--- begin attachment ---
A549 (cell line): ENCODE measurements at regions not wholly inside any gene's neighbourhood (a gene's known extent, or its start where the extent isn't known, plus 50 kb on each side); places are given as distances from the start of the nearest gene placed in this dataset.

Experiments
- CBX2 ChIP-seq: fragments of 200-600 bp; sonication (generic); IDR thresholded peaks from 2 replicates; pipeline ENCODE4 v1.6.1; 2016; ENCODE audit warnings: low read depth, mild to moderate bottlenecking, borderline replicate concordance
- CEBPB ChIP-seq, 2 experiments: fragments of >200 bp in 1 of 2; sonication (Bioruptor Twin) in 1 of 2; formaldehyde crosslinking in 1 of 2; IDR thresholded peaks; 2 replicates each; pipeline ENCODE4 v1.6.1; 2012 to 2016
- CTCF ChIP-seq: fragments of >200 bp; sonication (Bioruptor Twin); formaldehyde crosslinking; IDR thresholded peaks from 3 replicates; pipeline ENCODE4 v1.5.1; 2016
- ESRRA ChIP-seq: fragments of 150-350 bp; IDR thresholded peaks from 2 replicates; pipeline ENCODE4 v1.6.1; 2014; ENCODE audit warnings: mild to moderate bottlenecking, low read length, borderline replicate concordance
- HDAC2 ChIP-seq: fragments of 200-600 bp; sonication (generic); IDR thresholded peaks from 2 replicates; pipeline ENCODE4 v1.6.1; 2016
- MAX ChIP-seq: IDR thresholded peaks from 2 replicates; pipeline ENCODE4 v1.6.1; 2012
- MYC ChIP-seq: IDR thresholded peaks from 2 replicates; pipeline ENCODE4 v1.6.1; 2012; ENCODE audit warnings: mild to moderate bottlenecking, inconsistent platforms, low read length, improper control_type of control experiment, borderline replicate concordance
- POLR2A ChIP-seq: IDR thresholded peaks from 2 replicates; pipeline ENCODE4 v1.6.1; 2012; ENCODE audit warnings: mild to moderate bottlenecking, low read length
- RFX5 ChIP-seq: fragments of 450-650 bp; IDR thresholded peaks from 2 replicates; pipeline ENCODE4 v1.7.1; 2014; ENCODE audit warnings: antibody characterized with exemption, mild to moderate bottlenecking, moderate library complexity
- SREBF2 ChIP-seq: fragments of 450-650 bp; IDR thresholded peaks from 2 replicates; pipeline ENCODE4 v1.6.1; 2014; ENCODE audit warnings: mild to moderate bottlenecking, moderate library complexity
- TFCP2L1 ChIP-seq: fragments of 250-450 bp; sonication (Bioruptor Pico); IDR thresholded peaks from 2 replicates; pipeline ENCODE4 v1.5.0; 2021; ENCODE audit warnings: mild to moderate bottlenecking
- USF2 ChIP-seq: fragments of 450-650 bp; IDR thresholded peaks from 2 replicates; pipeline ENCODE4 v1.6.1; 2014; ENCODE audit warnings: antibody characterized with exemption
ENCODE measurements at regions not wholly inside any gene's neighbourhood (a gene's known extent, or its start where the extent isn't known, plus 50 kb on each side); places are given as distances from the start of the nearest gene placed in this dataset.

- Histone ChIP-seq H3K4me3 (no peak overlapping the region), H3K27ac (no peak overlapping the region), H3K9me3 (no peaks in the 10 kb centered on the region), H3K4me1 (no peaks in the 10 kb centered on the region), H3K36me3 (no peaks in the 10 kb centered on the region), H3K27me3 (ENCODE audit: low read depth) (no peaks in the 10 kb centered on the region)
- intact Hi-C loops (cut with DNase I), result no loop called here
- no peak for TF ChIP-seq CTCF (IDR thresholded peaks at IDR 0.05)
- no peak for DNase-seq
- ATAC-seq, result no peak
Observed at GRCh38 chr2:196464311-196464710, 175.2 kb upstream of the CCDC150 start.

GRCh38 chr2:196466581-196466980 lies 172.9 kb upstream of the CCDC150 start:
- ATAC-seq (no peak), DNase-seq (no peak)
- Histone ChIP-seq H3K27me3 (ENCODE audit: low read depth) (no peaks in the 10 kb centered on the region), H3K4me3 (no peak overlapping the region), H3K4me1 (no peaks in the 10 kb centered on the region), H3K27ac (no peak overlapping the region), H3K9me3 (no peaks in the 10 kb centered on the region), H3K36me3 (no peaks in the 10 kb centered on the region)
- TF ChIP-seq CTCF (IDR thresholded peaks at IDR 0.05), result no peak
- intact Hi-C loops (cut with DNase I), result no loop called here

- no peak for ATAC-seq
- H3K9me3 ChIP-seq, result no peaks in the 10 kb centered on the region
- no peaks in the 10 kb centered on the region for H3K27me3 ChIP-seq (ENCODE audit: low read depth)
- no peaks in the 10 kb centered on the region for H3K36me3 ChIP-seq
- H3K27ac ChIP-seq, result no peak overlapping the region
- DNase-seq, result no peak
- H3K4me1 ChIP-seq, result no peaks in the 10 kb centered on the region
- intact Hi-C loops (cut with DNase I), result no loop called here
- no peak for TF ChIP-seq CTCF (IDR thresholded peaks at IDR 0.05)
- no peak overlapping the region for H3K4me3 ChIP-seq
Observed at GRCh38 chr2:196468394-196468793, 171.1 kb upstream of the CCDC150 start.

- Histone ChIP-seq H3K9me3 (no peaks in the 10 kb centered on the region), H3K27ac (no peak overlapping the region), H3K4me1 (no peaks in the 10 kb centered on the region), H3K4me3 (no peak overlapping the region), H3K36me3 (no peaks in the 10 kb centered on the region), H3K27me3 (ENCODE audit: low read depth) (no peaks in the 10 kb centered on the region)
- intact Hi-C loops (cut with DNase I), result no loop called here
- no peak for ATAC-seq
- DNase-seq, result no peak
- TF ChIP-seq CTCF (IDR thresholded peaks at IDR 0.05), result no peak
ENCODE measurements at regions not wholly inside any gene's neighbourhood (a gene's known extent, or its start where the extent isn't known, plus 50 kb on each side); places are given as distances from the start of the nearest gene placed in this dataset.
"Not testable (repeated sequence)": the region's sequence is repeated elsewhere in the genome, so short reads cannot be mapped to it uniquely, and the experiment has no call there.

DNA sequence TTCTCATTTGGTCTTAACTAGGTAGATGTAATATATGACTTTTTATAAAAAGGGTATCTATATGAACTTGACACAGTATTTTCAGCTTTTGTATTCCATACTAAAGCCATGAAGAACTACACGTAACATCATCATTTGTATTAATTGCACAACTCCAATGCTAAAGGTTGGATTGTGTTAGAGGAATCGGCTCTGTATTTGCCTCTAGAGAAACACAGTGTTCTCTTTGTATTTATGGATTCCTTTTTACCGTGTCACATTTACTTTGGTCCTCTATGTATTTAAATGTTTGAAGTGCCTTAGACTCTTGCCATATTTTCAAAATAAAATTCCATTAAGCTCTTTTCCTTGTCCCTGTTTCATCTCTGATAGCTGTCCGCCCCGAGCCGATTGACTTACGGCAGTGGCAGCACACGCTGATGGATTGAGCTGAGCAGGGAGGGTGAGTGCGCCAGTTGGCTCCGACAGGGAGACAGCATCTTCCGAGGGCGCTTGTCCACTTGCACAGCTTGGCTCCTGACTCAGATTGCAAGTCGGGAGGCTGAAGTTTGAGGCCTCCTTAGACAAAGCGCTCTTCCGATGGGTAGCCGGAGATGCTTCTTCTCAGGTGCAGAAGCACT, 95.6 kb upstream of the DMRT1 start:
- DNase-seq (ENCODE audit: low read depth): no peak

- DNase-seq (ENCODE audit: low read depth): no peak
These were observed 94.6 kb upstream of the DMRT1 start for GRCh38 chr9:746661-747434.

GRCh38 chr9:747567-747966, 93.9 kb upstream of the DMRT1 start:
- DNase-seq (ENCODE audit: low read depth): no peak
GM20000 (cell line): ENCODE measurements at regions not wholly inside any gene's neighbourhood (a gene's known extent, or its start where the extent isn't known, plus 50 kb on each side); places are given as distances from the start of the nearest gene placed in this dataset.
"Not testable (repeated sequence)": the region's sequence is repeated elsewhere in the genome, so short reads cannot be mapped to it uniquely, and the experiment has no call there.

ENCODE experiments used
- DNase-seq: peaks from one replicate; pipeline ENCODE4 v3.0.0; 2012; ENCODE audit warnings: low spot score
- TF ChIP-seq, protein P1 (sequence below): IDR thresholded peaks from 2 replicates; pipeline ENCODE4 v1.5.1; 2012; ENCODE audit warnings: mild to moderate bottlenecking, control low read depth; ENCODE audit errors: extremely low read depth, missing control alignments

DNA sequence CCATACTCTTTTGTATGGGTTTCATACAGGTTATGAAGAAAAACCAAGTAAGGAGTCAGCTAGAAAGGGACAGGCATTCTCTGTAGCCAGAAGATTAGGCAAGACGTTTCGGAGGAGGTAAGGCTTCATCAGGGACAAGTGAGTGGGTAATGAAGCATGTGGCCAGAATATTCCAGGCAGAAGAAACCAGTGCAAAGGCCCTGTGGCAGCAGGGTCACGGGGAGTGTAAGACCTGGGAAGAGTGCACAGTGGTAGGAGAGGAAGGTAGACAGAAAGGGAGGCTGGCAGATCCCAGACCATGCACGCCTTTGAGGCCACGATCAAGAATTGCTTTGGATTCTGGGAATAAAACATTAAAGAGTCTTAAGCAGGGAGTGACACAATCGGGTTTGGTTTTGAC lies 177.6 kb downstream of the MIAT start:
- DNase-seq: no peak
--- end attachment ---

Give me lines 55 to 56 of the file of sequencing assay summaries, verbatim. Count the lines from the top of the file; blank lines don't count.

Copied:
- TF ChIP-seq, protein P1 (sequence below): IDR thresholded peaks from 2 replicates; pipeline ENCODE4 v1.5.1; 2012; ENCODE audit warnings: mild to moderate bottlenecking, control low read depth; ENCODE audit errors: extremely low read depth, missing control alignments

DNA sequence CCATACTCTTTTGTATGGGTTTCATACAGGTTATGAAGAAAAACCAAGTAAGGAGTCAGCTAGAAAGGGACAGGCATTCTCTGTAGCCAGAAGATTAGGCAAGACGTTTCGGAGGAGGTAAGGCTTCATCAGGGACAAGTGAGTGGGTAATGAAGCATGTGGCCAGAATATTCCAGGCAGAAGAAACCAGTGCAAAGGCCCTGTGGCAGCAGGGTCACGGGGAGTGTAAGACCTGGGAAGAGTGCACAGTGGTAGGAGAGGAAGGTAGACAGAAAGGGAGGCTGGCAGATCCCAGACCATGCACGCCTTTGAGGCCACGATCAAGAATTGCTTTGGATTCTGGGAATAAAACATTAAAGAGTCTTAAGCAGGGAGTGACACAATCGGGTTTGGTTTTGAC lies 177.6 kb downstream of the MIAT start: